Authoritarianism: Until The Resources Dry Out

1178 words - 5 pages

History has known far more authoritarian regimes than any other form of government. Authoritarianism is a form of non-democratic rule defined by state power being centralized in a single person or a small group of people. Unlike democracies, these individuals in power are not dependent on the people for power. Thus, under authoritarianism, state leaders have little accountability to the public and there is little individual freedom. Additionally, authoritarian regimes are not bound by a constitution that might limit their power. Such democratic liberties such as the right to assembly, freedom of speech, and freedom of the press are highly controlled or non-existent. State policies are designed to maintain the power status quo in favor of the ruling group and perceived threats are marginalized or, in some cases, extinguished.
Authoritarianism is more likely to exist in countries that have not yet experienced a high degree of modernization. This is because, without modernization, many of the fundamental institutions thought to be required for democracy are not yet thoroughly developed. These institutions include intellectuals, entrepreneurs, and the emergence of an economic middle class. In fact, it is highly correlated that a middle class is a vital requirement for the existence of democracy. However, modernization by itself does not always mean that the end result will be a democracy. For instance, if modernization occurs in some urban areas but lags behind in the rural areas it could be destabilizing to democratic institutions. Poverty is also strongly linked to authoritarianism although it alone is not a correlation.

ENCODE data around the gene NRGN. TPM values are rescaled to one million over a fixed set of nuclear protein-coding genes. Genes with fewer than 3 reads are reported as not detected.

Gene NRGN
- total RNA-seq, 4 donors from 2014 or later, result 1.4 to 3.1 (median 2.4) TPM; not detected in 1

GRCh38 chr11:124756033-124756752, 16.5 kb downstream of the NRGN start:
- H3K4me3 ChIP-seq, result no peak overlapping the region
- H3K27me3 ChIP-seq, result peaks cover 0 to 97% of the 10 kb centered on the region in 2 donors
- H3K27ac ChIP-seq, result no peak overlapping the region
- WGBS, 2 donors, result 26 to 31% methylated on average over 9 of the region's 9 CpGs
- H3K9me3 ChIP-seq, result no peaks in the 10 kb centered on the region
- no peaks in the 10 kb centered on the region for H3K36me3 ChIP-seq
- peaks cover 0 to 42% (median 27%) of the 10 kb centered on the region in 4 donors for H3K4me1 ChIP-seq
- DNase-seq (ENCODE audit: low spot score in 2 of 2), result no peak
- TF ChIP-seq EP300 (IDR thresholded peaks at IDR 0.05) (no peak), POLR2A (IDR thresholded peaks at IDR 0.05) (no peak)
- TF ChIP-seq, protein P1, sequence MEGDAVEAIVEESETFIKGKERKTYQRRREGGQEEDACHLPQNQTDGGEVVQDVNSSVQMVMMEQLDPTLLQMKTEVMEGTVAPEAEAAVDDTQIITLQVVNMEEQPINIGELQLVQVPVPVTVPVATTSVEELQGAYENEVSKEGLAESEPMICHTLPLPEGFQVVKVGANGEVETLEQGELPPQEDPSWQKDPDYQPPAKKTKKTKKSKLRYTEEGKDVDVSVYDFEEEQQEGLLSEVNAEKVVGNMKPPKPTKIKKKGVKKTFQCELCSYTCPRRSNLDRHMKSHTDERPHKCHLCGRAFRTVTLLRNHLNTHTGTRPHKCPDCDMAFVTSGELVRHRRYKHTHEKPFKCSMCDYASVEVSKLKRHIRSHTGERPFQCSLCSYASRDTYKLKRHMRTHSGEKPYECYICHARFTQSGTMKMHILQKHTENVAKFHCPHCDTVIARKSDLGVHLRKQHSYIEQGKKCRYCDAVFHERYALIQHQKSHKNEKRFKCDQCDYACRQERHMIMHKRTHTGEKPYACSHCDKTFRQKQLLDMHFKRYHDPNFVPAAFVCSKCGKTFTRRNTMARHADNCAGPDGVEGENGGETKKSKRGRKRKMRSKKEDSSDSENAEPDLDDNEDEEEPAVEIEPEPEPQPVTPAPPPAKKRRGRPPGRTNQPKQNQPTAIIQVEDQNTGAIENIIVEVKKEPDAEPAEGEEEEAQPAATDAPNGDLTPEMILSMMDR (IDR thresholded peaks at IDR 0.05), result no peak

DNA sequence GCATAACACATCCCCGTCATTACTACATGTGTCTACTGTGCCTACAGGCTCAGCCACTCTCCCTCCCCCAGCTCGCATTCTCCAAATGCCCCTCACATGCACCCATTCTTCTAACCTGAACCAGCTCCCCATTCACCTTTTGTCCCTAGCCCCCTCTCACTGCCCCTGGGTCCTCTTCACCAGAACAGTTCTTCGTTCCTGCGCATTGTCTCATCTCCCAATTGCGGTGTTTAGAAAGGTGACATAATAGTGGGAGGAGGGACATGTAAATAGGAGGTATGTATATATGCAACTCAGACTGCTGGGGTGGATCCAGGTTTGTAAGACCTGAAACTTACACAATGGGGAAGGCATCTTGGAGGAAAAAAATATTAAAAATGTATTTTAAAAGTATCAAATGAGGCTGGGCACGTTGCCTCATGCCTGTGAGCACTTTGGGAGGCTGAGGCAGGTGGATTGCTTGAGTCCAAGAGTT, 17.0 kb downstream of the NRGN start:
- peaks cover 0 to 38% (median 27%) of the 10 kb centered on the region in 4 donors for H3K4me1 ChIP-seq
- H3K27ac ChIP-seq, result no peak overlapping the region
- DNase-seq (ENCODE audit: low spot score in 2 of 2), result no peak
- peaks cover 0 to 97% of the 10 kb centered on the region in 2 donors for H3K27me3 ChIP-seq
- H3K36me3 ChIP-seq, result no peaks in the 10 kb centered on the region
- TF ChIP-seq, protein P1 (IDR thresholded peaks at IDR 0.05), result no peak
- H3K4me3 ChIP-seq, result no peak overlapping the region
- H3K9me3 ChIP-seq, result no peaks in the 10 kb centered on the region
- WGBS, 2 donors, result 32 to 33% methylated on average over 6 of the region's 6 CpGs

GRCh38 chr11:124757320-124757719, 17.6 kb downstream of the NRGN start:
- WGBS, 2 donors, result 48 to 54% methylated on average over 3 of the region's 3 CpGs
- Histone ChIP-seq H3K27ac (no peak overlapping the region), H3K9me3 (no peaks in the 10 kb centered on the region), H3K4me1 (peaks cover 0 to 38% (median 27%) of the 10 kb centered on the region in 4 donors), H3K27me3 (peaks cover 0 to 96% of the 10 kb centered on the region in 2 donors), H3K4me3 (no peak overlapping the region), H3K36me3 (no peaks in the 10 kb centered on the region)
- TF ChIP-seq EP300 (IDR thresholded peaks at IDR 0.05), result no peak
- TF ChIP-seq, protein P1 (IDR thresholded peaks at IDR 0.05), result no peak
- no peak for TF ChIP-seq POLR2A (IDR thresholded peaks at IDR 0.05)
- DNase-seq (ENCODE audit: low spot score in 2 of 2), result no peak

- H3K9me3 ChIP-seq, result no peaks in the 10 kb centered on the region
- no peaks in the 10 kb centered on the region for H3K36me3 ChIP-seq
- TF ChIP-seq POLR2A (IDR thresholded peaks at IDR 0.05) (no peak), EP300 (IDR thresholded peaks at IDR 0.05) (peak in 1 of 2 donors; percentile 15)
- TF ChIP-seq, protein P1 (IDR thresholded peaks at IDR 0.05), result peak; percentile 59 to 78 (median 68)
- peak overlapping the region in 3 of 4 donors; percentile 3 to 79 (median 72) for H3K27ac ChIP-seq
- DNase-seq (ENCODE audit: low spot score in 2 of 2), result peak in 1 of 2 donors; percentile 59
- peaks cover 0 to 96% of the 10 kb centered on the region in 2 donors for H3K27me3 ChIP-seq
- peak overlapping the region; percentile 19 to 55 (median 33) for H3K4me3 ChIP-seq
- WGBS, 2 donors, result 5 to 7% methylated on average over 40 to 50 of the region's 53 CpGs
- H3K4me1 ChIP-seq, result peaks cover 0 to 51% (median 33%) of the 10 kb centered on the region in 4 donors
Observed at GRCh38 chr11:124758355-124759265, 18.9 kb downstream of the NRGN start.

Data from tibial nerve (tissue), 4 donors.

Authoritarian regimes would not survive if there was not at least a segment of the population that supported them. This support is most often found among the elite who are bought off by authoritarian leaders to maintain power. The elites are often more concerned with their own personal economic well being than regime type and are successfully co-opted into the regime. For instance, in a society that lacks adequate development to assure “relatively equitable distribution” of resources the elites may be “more willing to share power” in exchange for economic incentives. In fact, for many regimes the acquisition and control of the countries resources is crucial to maintaining power. Authoritarian regimes do not need to rely on the unrepresented people for taxes and the regime “can effectively ignore their political demands.”
Perhaps the most well known authoritarian regime of the past century is the former Soviet Union. However, the Soviet Union’s form of authoritarianism can more accurately be described as totalitarianism. Totalitarianism describes a regime that is centrally ruled, promotes a “well-defined ideology” and “seeks to transform and fuse the institutions of state, society, and the economy.” The Soviet Union used totalitarianism to implement its communist ideology. After the Bolshevik’s came to power in 1917,...

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